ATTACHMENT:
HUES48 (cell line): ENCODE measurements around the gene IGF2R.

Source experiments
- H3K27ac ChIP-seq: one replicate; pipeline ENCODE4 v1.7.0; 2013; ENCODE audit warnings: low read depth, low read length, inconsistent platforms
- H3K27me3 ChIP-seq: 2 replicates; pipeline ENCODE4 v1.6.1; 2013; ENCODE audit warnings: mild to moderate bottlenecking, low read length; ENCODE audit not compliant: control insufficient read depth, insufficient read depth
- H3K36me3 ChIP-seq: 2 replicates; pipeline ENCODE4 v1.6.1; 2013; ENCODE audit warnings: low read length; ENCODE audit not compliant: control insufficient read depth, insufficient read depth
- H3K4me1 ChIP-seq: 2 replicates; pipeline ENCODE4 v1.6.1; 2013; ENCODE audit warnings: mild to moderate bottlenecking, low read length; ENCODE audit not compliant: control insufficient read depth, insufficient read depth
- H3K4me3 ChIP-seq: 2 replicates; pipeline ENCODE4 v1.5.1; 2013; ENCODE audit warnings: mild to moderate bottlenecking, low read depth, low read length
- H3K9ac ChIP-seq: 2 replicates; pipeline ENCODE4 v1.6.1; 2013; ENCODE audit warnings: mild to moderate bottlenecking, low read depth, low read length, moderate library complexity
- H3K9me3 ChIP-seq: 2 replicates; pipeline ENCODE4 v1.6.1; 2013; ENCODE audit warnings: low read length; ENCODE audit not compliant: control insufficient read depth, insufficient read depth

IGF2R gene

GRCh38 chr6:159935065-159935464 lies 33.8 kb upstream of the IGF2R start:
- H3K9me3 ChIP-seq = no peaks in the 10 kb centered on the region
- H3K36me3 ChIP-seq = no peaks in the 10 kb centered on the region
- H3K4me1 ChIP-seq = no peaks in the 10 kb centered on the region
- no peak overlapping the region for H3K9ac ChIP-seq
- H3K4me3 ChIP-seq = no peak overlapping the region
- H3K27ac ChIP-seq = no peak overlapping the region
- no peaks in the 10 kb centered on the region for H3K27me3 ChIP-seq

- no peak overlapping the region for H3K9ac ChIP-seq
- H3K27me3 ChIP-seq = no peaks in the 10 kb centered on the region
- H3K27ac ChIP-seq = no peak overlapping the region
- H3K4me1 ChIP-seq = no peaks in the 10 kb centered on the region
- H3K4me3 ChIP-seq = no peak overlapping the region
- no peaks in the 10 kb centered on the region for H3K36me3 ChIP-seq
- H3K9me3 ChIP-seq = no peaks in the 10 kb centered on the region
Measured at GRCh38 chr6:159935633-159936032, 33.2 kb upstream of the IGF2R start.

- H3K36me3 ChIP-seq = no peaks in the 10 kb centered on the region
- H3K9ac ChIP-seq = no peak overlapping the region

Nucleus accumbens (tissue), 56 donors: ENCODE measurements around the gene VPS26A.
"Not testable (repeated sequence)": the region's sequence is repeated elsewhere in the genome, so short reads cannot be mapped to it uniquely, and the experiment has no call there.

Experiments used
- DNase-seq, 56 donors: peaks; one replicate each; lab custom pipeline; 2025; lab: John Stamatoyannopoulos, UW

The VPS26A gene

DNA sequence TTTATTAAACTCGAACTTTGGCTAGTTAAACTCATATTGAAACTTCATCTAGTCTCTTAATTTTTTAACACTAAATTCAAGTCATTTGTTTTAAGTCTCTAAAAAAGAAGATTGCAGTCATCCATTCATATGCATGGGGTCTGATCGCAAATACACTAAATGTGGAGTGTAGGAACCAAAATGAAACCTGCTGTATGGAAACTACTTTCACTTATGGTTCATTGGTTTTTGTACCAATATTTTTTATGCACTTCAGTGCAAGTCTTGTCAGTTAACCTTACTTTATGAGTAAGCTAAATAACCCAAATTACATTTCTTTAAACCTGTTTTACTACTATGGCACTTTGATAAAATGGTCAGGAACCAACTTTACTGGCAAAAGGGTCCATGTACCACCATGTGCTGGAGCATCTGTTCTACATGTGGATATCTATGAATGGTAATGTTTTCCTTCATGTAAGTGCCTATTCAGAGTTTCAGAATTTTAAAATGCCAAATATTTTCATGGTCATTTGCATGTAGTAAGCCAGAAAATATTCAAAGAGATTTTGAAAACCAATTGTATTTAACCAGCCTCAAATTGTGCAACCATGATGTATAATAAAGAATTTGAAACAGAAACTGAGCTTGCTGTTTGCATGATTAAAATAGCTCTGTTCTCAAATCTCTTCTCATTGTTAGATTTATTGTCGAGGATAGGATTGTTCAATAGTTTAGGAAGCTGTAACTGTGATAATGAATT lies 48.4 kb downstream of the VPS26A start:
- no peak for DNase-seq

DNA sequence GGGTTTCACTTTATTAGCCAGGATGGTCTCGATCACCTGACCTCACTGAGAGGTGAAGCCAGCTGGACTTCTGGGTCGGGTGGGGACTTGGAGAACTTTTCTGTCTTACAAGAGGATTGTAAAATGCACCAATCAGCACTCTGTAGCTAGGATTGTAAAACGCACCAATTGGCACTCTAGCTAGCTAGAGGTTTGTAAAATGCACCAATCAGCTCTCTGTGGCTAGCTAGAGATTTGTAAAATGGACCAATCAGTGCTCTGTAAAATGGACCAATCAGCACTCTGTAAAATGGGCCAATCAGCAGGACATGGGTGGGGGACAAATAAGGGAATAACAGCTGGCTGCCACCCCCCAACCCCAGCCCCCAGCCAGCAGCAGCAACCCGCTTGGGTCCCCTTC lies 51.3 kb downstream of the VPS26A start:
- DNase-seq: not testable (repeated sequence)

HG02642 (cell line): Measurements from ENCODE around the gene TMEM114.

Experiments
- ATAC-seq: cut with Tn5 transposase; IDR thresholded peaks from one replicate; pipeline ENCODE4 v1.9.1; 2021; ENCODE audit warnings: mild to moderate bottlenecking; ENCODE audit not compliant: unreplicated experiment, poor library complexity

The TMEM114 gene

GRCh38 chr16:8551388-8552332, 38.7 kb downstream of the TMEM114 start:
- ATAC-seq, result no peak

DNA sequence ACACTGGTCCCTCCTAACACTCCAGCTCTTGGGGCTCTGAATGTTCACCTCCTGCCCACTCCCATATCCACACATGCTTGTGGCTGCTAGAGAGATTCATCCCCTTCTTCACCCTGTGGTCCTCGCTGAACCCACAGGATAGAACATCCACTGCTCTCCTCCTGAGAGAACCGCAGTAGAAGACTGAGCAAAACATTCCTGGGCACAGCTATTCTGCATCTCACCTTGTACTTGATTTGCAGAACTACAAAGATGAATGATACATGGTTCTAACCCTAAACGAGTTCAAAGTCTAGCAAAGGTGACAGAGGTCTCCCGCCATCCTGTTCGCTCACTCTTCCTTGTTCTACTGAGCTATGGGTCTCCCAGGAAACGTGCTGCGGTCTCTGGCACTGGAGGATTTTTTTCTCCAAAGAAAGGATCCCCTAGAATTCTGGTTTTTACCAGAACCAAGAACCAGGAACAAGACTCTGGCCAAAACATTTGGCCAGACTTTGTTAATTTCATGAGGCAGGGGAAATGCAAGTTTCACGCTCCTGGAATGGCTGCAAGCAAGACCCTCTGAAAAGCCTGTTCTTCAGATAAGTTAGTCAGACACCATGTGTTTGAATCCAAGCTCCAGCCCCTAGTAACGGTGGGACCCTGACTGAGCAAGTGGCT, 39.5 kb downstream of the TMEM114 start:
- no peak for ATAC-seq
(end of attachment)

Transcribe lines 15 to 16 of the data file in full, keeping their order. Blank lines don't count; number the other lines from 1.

- no peak overlapping the region for H3K9ac ChIP-seq
- H3K4me3 ChIP-seq = no peak overlapping the region